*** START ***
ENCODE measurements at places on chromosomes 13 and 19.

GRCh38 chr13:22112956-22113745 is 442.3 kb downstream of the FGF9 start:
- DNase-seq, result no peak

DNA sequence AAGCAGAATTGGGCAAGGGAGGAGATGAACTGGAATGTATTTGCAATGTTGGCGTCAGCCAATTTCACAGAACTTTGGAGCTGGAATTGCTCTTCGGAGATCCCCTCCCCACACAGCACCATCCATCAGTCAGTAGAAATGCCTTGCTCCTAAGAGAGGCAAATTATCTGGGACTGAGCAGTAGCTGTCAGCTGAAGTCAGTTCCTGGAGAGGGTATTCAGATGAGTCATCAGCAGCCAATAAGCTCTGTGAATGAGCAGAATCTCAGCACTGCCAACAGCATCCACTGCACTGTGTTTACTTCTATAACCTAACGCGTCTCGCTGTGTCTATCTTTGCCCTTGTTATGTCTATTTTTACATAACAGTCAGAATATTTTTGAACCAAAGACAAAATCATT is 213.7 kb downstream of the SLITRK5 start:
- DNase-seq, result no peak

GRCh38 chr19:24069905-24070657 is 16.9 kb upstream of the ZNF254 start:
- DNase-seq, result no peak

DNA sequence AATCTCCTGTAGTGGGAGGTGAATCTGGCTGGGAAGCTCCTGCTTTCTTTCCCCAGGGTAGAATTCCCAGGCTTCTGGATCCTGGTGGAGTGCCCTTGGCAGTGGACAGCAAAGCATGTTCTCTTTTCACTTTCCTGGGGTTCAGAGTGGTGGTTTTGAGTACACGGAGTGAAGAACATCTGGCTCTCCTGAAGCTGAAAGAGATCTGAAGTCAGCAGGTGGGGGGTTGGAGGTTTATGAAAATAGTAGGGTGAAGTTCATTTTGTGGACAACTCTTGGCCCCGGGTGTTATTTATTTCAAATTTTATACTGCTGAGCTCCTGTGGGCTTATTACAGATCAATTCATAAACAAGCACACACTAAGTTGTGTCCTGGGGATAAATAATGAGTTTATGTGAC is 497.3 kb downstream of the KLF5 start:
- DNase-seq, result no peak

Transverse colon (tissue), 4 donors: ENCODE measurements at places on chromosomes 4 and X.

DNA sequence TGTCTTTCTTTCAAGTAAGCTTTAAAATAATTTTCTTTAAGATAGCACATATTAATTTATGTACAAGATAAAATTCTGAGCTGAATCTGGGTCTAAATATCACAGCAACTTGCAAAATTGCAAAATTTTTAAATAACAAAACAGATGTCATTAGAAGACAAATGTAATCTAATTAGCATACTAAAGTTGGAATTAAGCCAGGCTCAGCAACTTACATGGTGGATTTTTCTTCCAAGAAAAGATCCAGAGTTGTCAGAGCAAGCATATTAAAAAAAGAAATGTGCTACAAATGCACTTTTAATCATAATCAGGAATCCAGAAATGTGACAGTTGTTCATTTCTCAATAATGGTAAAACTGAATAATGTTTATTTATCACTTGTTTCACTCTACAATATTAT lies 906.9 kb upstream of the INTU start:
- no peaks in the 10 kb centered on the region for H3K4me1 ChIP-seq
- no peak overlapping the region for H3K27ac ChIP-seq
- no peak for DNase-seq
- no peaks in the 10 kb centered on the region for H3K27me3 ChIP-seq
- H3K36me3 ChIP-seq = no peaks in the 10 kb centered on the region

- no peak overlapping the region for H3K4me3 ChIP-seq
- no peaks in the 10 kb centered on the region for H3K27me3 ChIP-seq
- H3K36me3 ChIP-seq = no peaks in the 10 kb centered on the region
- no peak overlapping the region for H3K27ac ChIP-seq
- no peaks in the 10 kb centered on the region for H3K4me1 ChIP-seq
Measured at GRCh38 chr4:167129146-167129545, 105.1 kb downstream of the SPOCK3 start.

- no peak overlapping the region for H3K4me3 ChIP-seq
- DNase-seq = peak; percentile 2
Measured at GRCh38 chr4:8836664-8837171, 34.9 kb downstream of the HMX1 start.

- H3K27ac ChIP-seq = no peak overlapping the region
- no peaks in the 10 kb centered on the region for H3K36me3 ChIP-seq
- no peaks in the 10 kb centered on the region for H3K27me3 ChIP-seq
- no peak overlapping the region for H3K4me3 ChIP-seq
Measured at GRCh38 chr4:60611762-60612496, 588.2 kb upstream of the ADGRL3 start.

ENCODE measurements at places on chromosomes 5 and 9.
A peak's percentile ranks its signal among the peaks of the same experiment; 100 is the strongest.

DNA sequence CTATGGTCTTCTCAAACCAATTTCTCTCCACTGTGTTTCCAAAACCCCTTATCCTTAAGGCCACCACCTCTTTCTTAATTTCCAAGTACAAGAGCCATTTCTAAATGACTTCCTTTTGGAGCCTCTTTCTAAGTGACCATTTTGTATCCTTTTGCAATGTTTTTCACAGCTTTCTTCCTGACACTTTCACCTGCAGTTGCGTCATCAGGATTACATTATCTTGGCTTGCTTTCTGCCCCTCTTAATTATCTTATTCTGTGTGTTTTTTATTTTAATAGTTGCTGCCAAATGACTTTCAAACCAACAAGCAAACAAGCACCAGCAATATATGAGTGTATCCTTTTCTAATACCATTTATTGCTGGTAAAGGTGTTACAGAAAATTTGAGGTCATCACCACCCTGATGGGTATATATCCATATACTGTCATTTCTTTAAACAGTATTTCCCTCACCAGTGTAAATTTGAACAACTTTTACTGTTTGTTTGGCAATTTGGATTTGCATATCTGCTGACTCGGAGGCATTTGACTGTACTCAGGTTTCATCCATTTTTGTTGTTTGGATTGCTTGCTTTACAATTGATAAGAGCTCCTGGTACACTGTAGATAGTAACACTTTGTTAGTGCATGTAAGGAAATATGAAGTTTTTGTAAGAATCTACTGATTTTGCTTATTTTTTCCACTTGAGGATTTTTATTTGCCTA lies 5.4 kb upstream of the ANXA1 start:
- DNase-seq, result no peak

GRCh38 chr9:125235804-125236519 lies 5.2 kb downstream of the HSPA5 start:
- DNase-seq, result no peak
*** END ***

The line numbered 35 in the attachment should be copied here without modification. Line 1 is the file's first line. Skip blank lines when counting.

GRCh38 chr9:125235804-125236519 lies 5.2 kb downstream of the HSPA5 start: